Kanban is an approach that can be used in various contexts throughout the stacey matrix to visualise workflows. Yet Kanban can be especially useful when the team has to manage complicated workflows with some uncertainty and complexity.

The Japanese word Kanban means card and board, because it visualises the workflow of deliverables as they move from lane to lane on a board until they reach completion.

There are six core principles for the Kanban method that we’ll illustrate with the workflow of a pizza restaurant.

  1. First practice: Visualise
    Visualise the workflow to see what’s going on at any time. In our example, the whole workflow from order to serving a fresh pizza is transparent.
  2. Second practice: Limit work in progress
    Bottlenecks can be a real issue in production workflows so instead of overloading the system,  the workload should be limited to the capacity of the system. If there is a bottleneck in our workflow because there is only one oven just allows for two pizzas to be placed at the same time, the workflow might need to be limited downstream in the order process, by offering other dishes as well, or accepting fewer clients.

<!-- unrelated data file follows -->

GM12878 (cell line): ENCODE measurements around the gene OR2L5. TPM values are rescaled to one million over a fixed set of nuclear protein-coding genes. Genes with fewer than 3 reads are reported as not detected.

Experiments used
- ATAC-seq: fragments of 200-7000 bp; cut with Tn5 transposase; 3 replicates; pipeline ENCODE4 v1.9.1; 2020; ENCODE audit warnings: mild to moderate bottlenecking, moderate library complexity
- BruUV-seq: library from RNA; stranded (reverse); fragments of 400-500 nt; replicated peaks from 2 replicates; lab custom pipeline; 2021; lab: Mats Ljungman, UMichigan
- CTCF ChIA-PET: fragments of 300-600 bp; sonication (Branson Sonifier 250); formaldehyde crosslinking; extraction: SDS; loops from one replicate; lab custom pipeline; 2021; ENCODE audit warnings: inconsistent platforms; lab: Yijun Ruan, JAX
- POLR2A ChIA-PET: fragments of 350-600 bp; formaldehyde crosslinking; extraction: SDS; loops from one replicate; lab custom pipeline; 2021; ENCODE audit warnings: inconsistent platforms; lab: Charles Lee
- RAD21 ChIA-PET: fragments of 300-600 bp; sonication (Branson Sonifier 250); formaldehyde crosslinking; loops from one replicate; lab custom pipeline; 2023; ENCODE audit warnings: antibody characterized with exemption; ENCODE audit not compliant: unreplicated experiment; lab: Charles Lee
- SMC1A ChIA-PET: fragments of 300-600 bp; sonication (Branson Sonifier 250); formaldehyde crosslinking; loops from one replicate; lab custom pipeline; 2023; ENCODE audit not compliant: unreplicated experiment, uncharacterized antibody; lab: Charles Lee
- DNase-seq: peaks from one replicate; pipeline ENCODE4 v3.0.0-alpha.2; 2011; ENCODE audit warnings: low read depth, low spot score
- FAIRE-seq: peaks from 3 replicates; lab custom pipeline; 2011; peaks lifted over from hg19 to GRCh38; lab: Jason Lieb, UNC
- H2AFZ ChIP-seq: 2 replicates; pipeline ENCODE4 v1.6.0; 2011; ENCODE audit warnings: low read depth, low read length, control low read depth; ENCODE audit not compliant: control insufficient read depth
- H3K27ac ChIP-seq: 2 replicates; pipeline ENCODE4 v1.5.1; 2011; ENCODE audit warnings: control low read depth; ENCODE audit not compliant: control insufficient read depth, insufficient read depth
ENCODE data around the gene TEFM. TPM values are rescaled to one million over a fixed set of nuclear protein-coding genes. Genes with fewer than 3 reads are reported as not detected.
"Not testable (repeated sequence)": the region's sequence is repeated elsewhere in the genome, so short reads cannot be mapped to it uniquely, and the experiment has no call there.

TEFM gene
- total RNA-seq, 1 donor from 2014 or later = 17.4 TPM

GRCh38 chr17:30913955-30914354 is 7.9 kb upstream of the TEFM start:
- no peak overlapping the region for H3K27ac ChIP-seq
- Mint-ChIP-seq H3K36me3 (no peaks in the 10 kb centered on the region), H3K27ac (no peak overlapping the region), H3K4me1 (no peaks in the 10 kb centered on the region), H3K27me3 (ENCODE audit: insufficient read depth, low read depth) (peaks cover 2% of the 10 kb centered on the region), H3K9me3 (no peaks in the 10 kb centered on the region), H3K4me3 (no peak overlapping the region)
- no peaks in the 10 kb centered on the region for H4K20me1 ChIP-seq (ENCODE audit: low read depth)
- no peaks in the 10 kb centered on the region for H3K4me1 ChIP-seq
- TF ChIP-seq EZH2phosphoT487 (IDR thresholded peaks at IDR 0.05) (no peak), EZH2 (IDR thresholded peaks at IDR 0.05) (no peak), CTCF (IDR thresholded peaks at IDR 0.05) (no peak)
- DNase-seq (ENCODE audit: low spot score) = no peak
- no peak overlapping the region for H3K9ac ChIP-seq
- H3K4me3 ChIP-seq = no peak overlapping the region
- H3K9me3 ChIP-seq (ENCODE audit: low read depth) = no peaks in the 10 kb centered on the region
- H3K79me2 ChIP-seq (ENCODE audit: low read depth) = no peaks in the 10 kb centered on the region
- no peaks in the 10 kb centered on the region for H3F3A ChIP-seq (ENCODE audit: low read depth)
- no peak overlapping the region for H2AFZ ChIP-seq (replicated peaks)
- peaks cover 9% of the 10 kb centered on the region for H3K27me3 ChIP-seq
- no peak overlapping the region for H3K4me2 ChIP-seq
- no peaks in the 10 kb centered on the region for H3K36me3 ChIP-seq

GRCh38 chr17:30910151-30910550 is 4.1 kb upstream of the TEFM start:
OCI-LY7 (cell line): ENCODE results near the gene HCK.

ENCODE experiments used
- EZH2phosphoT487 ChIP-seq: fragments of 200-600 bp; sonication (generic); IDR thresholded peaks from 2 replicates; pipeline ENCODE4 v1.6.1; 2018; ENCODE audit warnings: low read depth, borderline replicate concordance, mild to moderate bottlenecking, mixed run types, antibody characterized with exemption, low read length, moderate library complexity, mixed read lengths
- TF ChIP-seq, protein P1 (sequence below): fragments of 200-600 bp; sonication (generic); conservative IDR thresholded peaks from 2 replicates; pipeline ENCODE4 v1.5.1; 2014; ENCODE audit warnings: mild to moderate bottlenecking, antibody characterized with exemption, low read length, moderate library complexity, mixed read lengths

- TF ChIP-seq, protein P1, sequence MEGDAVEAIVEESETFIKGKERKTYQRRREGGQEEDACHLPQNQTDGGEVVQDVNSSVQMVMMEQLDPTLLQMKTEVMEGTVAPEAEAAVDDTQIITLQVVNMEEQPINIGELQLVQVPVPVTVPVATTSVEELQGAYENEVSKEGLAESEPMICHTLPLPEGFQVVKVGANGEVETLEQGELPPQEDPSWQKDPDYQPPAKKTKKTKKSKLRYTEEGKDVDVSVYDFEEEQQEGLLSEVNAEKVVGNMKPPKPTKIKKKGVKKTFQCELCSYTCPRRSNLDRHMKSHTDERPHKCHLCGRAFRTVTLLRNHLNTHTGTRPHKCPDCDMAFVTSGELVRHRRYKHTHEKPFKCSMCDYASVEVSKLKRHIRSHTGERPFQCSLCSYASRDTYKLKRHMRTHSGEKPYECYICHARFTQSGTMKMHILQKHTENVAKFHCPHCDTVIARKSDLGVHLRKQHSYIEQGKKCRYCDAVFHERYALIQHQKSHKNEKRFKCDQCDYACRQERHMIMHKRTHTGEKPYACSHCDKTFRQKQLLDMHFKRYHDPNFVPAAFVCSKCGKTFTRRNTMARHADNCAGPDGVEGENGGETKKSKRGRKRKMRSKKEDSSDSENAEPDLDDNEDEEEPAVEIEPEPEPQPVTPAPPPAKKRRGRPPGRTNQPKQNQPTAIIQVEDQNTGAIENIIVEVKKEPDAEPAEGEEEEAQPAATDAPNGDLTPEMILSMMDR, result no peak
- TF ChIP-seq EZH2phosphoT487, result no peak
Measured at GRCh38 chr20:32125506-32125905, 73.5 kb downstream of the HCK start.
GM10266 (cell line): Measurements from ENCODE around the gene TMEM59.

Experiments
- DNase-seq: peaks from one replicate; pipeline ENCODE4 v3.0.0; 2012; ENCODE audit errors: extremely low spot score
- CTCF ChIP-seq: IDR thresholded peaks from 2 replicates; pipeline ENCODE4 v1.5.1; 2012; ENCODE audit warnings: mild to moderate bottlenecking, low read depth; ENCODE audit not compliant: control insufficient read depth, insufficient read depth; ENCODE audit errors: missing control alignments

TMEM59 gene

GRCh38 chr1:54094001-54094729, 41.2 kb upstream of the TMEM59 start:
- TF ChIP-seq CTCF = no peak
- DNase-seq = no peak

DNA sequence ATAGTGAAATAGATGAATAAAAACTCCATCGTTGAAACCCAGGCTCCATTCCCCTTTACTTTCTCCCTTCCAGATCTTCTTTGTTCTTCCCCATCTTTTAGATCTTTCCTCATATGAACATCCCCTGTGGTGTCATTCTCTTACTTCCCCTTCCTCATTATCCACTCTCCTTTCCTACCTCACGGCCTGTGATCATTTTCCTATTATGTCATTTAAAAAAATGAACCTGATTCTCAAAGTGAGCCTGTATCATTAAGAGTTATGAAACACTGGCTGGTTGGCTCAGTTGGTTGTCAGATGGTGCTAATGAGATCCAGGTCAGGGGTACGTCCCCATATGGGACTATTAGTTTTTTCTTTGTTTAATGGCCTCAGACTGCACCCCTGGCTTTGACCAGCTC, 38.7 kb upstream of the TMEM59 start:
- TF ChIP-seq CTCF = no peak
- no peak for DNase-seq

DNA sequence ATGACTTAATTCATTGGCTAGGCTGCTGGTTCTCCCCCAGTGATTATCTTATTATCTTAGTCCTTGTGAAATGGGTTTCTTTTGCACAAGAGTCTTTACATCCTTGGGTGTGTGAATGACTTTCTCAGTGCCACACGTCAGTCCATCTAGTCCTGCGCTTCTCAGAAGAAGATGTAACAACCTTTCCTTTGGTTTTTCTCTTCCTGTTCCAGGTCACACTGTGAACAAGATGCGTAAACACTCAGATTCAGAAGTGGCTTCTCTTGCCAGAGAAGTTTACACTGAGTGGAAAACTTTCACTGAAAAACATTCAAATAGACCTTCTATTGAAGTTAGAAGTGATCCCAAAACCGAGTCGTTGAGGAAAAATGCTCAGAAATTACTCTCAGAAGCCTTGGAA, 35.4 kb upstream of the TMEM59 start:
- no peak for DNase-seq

3. Third practice: Manage the flow
    Transparency allows for inspection of the process and an adaptation to make it more efficient. In our example the bottleneck at stage five could be eliminated by investing in another oven and a bottleneck at stage four could be relieved by either pre-preparing some of the toppings or hiring another helping hand for that stage.
  4. Fourth practice: Make policies explicit
    With each item that flows through the board, something can be learned and these learnings can translate into clear policies-best practice rules that can be clearly defined. This will reduce the level of complexity and complicatedness and allow for some simple and obvious solutions even within a generally more demanding process. This is why the key principle of “making policies explicit” requires to document the learnings as explicit rules that are clear to everyone involved.
  5. Fifth practice: Feedback loops
    Review meetings are paramount for the team to learn from their own experiences and customers feedback.
  6. Sixth practice: Improve and evolve
    Just like in the Lean approach, constant and never-ending improvement is a key element of Kanban. The Plan-Do-Check-Act cycle will help the team to keep moving towards more efficient workflows, while maintaining the necessary flexibility. 

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